The disciplines of public health and urban planning have a long tradition of working in symbiosis. Ancient Romans practiced sound public health when they built army barracks far from swamps to prevent insects from spreading diseases among the troops. During the medieval period in Europe, monasteries were models of cleanliness, built mostly on the outskirts of densely-packed towns or in the countryside. These structures “had fresh running water, ‘lavers’ (wash rooms), flush ‘reredorters’ (latrines) connected to sewers, clean towels and a compulsory bath four times a year.”
While much progress has been made in the years since, the infrastructure of cities and towns still plays a major role in people’s health outcomes. This realization has, in recent years, occasioned a resurgence in collaborations between public health practitioners and urban planning experts. According to Whitney Austin Gray, PhD, faculty member of the Urban & Regional Planning program and Executive Director of Research and Innovation at Georgetown University, in the U.S., the fields of public health and urban planning began drifting apart in the 1950s when the public health community “started focusing more on the individual, and in doing so, looked at pharmaceutical interventions” to fix public health problems.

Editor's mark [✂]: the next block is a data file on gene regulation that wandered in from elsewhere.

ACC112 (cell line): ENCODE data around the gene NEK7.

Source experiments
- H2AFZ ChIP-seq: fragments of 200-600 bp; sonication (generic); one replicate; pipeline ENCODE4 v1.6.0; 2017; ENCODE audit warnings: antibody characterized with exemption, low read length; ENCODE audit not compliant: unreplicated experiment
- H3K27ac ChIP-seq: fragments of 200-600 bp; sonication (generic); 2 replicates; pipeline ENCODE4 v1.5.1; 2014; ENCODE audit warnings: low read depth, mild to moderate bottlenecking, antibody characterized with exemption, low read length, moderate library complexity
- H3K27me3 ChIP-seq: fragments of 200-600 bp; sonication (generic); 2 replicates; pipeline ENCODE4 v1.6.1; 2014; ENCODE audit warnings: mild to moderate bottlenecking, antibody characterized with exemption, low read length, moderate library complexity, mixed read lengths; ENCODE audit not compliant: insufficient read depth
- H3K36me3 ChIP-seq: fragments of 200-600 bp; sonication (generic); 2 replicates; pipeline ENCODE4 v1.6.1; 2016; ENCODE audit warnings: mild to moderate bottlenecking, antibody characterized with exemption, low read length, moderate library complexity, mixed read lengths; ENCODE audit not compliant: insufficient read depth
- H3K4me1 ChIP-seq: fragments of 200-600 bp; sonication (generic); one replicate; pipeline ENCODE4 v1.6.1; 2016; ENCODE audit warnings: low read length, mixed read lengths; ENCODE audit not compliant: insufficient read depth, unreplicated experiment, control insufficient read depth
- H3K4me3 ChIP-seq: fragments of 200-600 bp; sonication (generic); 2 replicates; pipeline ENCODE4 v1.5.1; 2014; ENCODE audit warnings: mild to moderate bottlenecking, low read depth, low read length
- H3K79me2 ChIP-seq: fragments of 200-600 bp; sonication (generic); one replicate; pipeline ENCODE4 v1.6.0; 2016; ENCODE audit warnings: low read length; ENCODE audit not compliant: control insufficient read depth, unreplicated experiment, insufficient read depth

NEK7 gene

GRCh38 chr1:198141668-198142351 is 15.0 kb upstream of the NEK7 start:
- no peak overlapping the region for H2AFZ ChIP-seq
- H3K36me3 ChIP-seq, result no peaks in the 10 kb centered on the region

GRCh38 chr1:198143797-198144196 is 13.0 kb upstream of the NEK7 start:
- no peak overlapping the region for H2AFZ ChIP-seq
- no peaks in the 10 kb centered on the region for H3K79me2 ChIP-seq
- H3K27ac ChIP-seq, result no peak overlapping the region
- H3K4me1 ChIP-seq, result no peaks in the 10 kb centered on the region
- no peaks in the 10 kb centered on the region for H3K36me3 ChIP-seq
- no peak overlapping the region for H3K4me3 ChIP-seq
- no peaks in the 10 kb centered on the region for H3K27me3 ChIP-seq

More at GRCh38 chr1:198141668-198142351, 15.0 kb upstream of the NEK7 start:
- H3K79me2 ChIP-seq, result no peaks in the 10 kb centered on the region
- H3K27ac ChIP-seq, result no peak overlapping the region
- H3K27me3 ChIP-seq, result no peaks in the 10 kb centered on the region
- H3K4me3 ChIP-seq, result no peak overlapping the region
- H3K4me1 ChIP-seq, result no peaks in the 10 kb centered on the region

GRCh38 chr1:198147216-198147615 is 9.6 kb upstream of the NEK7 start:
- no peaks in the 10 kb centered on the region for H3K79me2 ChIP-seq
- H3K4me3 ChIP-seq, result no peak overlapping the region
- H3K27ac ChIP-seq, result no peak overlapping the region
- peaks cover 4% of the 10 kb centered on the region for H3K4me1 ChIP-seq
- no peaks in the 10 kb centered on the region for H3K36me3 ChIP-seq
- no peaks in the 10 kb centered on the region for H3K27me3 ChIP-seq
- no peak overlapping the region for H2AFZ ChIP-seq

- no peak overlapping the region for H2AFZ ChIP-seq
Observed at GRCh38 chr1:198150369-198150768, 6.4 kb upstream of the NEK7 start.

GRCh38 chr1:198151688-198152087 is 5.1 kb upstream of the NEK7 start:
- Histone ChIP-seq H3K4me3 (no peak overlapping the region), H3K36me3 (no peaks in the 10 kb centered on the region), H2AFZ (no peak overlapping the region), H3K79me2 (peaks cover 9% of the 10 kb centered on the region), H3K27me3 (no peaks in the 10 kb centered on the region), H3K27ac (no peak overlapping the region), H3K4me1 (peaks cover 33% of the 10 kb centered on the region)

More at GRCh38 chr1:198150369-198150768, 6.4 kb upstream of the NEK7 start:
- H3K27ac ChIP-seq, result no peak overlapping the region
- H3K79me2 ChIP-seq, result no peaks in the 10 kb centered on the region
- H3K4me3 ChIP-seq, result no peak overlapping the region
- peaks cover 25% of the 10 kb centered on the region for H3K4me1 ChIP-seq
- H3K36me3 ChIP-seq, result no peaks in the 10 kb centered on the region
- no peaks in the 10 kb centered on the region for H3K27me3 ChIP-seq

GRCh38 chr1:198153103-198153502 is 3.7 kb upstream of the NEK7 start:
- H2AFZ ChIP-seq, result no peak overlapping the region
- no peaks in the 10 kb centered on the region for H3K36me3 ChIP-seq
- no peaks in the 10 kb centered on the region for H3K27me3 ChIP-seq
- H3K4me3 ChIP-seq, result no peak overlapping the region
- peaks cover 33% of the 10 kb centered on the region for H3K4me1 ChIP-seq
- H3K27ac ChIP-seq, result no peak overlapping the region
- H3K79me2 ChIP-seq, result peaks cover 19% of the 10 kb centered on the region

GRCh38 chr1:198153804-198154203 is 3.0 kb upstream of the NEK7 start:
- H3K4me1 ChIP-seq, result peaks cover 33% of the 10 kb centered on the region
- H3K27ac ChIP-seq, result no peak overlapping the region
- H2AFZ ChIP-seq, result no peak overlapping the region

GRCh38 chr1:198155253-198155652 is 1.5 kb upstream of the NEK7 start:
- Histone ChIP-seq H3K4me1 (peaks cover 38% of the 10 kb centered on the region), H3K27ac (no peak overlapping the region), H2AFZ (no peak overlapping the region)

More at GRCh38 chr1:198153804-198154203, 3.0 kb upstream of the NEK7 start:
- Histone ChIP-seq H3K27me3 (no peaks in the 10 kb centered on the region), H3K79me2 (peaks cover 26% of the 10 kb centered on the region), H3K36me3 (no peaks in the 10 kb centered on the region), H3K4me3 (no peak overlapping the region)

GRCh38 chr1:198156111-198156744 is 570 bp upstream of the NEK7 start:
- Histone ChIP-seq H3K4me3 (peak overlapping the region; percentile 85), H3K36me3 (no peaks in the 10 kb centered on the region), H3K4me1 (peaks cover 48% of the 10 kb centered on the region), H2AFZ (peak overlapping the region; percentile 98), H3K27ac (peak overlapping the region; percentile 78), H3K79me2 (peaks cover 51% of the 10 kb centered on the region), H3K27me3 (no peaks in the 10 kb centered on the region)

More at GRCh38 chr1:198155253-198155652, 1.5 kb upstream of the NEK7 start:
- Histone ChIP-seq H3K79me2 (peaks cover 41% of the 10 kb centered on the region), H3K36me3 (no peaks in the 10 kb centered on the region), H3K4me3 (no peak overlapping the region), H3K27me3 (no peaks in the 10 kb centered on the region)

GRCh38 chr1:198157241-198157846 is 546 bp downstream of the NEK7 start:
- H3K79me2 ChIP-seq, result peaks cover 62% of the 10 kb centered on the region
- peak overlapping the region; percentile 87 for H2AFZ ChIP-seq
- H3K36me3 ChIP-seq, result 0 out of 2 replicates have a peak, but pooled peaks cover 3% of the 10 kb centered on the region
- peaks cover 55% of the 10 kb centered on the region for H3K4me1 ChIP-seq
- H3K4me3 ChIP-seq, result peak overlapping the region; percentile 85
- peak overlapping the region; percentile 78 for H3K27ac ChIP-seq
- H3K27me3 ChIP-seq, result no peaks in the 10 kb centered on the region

Only recently, Dr. Gray says, have experts in public health and urban planning rediscovered each other. In so doing, they have begun looking at chronic diseases on a population level which, in her words, “urban planners are the best suited to do.”
This reinvestment in city planning as a way to help solve public health issues is necessary in a country like the U.S., which is so heavily dependent on cars. Indeed, says Leslie Meehan, Deputy Commissioner for Population Health at the Tennessee Department of Health, “when you look outside of the the coastal areas, there’s not a lot of public transit and so what we are finding is that housing which is close to where people want to work, where the grocery stores are, where the parks are, where the schools are,” is getting more and more expensive.
Nowhere is this situation more true than in the Northern Virginia suburbs of Washington, DC. As in most affluent parts of the U.S., some residents of these suburbs live in comfortable conditions while others live in relative squalor. To highlight this dichotomy and the preconditions that often lead to it, I’d like to focus on the supply of adequate, affordable housing in Fairfax County, Virginia as an important cause of divergent health outcomes on a county level.
A Social Determinants Lens
Before we get into specific strategies for making housing more widely accessible in Fairfax County, Virginia, we should first set a foundation for how to look at these issues through a social determinants of health (SDOH) lens. As defined by the World Health Organization, SDOH are “the non-medical factors that influence health outcomes. They are the conditions in which people are born, grow, work, live, and age, and the wider set of forces and systems shaping the conditions of daily life.”